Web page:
Royal Albert Hall
5 September 2013
Joseph Calleja singing Verdi's imperishable La donna è mobile, this time in context.
A great composer filleted, but the concert redeemed through championing an interesting Tchaikovsky work.
The Verdi bicentenary has hardly been noticed at the BBC Proms: it has received less attention than the anniversaries of Wagner and Britten, and less attention than Tchaikovsky, whose complete symphony cycle was finished in the second half of this concert, as if to add to the insult. Verdi maybe rates a little higher than Granville Bantock, but I’m not even sure of that.
A selection of orchestral excerpts and five tenor arias is a highly misleading way to represent this great musical dramatist, even if the arias, from his early and middle period, give the impression they can stand alone. But this is utterly untrue of La Traviata’s wonderful prelude, and as it died away I felt cheated that the ball scene didn’t immediately follow.
The overture to La Forza del Destino is more of a showpiece, but it was again jarring to hear Aida’s Triumphal March out of context, even if Verdi’s special trumpets are always worth hearing.
With one exception, the arias were from lesser-known Verdi operas, and oddly covered the same sentiment, a hero remembering past love. None showed the composer at his best, apart from the exception, La donna è mobile from Rigoletto. Tenor Joseph Calleja must be one of the finer Verdi tenors today, with an ardent, appealing tone that nonetheless pings as needed.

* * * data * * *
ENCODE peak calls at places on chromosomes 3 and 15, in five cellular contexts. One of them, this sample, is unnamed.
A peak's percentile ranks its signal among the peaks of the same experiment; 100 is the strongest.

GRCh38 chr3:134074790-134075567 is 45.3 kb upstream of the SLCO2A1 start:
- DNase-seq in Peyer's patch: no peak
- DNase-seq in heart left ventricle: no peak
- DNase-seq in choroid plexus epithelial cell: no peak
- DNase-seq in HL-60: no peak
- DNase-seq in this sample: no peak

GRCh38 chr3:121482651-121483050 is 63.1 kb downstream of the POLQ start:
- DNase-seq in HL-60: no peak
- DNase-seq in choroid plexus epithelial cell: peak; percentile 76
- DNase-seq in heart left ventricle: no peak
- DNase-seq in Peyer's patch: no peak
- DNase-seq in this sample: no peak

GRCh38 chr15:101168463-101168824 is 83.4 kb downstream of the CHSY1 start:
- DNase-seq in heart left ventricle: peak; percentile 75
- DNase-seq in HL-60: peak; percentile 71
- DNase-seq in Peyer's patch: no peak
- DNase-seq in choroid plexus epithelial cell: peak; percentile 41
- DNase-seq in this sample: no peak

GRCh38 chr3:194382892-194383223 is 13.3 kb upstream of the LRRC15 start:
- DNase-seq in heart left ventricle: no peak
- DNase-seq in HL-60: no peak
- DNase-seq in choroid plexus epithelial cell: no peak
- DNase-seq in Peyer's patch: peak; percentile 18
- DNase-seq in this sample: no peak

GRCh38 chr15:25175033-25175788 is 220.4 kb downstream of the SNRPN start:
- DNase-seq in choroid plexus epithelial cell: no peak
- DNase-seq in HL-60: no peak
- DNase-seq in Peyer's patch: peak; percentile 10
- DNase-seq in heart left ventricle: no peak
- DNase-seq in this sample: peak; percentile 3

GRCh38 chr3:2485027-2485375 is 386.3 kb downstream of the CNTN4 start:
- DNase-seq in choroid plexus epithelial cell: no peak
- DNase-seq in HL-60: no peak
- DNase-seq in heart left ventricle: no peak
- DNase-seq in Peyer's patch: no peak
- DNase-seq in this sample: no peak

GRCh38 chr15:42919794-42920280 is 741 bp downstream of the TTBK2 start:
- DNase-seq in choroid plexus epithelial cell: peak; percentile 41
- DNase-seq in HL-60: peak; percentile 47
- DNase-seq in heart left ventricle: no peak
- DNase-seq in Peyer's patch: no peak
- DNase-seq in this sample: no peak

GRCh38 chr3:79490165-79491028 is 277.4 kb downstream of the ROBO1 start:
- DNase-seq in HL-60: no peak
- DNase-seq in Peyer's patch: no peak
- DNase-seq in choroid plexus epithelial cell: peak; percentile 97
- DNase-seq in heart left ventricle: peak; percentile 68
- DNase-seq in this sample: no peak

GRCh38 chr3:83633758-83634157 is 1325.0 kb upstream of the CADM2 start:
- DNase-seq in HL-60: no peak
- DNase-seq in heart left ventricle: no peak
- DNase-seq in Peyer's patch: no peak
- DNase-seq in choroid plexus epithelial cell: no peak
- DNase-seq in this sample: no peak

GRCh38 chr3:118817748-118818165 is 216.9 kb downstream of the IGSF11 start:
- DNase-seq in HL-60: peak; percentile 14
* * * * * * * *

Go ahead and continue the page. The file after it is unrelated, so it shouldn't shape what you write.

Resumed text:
Tchaikovsky’s Manfred Symphony is also poorly known, despite being composed between his mature fourth and fifth symphonies. It ought to be better known, if this performance by Xian Zhang and the Orchestra Sinfonica di Milano Giuseppe Verdi is any indication.
As the composer recognised, the first movement is the strongest, a powerful depiction of crushing melancholy or depression, which eventually overcomes any pleasant memories. The remaining movements are less inspired, culminating in a clattering finale that is supposed to represent a demonic orgy but is completely sexless, and too reserved in this performance to truly sound demonic.
If that doesn’t sound like the strongest recommendation, there is still much to enjoy, in Tchaikovsky’s tuneful, colourful manner. In this performance, it seemed longer than its inspiration warrants, and it isn’t a masterpiece on the level of his sixth, but the handling of the obsessive idée fixe seems to me better than in most of Berlioz and perhaps this is the best representation of that concept in music.